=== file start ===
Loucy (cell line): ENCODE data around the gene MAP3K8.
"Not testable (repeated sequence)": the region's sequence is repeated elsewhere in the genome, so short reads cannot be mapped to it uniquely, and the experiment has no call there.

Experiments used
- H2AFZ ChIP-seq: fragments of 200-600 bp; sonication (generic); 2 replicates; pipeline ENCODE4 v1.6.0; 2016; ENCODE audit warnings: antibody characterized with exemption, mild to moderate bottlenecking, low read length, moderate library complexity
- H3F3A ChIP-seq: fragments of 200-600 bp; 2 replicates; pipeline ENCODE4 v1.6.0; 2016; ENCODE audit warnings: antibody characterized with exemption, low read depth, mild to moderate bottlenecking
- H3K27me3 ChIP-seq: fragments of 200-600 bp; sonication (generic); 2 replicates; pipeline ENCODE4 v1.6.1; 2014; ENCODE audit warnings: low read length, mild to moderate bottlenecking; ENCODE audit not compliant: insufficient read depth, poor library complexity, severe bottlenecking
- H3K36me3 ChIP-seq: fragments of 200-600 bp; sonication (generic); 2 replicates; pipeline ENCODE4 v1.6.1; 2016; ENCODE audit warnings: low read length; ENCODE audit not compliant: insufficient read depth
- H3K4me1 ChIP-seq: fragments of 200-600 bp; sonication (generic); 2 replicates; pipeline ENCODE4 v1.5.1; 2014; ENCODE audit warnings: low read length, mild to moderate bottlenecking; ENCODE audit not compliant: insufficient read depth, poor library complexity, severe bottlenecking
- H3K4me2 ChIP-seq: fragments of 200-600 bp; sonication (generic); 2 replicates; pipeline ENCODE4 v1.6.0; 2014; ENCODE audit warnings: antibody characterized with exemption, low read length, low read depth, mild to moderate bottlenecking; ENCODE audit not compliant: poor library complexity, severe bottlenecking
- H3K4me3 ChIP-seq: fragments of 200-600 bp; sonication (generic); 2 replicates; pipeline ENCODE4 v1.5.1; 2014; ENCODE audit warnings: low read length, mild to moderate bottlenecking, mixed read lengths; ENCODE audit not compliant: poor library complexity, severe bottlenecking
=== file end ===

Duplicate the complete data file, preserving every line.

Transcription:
Loucy (cell line): ENCODE data around the gene MAP3K8.
"Not testable (repeated sequence)": the region's sequence is repeated elsewhere in the genome, so short reads cannot be mapped to it uniquely, and the experiment has no call there.

Experiments used
- H2AFZ ChIP-seq: fragments of 200-600 bp; sonication (generic); 2 replicates; pipeline ENCODE4 v1.6.0; 2016; ENCODE audit warnings: antibody characterized with exemption, mild to moderate bottlenecking, low read length, moderate library complexity
- H3F3A ChIP-seq: fragments of 200-600 bp; 2 replicates; pipeline ENCODE4 v1.6.0; 2016; ENCODE audit warnings: antibody characterized with exemption, low read depth, mild to moderate bottlenecking
- H3K27me3 ChIP-seq: fragments of 200-600 bp; sonication (generic); 2 replicates; pipeline ENCODE4 v1.6.1; 2014; ENCODE audit warnings: low read length, mild to moderate bottlenecking; ENCODE audit not compliant: insufficient read depth, poor library complexity, severe bottlenecking
- H3K36me3 ChIP-seq: fragments of 200-600 bp; sonication (generic); 2 replicates; pipeline ENCODE4 v1.6.1; 2016; ENCODE audit warnings: low read length; ENCODE audit not compliant: insufficient read depth
- H3K4me1 ChIP-seq: fragments of 200-600 bp; sonication (generic); 2 replicates; pipeline ENCODE4 v1.5.1; 2014; ENCODE audit warnings: low read length, mild to moderate bottlenecking; ENCODE audit not compliant: insufficient read depth, poor library complexity, severe bottlenecking
- H3K4me2 ChIP-seq: fragments of 200-600 bp; sonication (generic); 2 replicates; pipeline ENCODE4 v1.6.0; 2014; ENCODE audit warnings: antibody characterized with exemption, low read length, low read depth, mild to moderate bottlenecking; ENCODE audit not compliant: poor library complexity, severe bottlenecking
- H3K4me3 ChIP-seq: fragments of 200-600 bp; sonication (generic); 2 replicates; pipeline ENCODE4 v1.5.1; 2014; ENCODE audit warnings: low read length, mild to moderate bottlenecking, mixed read lengths; ENCODE audit not compliant: poor library complexity, severe bottlenecking